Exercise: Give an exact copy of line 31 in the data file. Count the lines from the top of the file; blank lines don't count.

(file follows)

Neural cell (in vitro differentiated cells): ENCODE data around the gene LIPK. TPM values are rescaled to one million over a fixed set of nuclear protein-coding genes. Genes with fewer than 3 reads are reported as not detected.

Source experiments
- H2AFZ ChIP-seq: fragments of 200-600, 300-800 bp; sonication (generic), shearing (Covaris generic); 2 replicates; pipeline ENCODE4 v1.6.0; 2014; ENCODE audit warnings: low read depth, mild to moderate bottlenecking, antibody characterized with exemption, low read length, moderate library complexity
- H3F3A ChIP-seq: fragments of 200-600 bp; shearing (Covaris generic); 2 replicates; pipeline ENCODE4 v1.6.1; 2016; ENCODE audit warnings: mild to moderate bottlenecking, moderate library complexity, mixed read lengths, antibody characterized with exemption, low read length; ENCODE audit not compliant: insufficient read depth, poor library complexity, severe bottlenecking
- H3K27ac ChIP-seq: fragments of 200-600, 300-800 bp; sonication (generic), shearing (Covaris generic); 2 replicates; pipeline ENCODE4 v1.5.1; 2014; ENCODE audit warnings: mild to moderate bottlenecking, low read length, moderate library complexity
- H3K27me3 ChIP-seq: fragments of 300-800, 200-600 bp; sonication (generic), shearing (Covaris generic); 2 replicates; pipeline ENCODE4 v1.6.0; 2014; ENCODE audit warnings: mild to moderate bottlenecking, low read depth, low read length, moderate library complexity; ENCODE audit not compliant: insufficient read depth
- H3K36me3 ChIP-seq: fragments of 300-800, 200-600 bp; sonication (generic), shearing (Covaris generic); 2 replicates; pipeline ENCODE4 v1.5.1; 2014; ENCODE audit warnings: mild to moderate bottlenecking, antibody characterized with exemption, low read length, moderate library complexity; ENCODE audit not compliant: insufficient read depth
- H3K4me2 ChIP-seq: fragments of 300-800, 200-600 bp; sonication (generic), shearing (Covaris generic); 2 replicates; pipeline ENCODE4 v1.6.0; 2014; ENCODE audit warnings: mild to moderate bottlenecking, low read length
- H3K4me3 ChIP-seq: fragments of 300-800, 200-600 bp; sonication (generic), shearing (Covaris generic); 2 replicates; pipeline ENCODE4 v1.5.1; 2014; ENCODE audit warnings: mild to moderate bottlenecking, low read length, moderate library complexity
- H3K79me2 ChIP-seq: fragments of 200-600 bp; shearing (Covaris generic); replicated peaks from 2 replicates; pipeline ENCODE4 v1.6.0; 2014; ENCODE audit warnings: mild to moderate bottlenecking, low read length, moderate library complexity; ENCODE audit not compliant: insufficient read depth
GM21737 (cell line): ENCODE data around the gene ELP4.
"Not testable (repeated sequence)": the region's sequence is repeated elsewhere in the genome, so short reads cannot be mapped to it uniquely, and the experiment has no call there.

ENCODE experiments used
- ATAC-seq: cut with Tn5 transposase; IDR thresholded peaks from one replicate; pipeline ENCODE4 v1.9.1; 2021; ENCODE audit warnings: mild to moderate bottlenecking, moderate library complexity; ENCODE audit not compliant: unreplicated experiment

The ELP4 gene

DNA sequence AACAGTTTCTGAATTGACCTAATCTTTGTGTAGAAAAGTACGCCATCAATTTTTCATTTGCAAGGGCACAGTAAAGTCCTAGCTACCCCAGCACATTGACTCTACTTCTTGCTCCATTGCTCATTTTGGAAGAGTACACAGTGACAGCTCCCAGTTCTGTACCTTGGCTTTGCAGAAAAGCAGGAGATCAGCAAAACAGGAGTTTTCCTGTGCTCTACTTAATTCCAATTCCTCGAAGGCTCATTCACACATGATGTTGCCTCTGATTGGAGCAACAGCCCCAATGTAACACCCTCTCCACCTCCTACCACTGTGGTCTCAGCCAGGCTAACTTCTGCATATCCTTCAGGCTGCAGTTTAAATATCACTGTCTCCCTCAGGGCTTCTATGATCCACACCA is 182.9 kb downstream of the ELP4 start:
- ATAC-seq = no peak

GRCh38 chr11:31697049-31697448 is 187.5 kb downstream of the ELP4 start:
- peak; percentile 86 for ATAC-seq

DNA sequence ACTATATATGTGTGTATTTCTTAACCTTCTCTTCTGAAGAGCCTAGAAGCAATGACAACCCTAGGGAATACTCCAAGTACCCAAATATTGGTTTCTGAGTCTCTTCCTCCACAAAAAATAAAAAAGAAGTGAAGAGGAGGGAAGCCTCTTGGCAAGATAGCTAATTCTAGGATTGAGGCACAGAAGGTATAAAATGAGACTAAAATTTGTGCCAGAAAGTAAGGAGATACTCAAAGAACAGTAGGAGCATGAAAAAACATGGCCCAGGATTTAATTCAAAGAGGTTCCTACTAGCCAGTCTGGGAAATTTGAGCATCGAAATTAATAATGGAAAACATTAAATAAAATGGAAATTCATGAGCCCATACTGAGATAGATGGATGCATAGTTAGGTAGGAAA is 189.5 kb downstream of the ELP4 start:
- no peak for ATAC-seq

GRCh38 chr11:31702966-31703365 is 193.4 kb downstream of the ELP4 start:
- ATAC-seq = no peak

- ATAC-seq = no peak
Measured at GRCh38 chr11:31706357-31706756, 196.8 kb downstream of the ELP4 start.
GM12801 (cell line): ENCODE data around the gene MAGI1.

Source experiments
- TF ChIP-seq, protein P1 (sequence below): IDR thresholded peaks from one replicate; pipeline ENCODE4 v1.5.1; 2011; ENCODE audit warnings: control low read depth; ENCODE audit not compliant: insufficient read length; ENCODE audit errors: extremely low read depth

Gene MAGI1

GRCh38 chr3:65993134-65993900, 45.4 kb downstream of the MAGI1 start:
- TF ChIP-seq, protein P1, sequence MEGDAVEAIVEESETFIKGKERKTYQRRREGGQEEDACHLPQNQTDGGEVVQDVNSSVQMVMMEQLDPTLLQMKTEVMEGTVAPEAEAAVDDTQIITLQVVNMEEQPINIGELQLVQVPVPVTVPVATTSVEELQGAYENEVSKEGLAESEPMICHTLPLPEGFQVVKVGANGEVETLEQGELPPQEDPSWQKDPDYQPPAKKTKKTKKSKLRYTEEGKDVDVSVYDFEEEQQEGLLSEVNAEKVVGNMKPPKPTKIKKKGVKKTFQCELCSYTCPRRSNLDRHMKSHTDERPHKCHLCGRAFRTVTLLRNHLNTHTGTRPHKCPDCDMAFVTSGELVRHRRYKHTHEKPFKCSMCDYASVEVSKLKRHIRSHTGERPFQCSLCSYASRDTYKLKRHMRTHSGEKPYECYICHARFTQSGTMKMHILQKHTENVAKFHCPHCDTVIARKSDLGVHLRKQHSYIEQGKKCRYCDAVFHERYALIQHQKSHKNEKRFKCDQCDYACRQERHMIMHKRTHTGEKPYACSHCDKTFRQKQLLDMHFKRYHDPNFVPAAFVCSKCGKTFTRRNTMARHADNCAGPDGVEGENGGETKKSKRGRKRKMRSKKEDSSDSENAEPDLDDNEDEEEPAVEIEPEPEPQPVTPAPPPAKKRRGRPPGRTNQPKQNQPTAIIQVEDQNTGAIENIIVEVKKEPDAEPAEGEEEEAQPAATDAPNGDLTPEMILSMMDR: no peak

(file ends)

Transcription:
- TF ChIP-seq, protein P1, sequence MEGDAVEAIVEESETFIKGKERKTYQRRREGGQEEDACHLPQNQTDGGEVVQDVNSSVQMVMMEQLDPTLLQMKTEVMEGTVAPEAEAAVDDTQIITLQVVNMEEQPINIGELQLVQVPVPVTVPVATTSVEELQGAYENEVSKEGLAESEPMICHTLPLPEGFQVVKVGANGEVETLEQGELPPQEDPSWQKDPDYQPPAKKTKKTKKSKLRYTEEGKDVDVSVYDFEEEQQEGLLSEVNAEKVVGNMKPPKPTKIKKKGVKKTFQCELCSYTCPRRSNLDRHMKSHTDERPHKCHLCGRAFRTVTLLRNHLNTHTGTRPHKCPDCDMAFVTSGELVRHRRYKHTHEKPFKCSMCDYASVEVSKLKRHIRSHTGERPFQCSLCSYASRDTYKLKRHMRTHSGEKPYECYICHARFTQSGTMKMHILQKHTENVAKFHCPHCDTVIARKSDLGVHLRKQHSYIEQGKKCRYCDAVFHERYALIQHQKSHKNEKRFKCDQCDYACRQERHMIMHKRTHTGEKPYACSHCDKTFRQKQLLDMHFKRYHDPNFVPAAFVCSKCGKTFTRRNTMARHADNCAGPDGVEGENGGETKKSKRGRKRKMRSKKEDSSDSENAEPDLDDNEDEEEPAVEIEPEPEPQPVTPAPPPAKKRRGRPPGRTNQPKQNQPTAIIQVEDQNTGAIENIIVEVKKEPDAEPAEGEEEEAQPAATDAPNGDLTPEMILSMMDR: no peak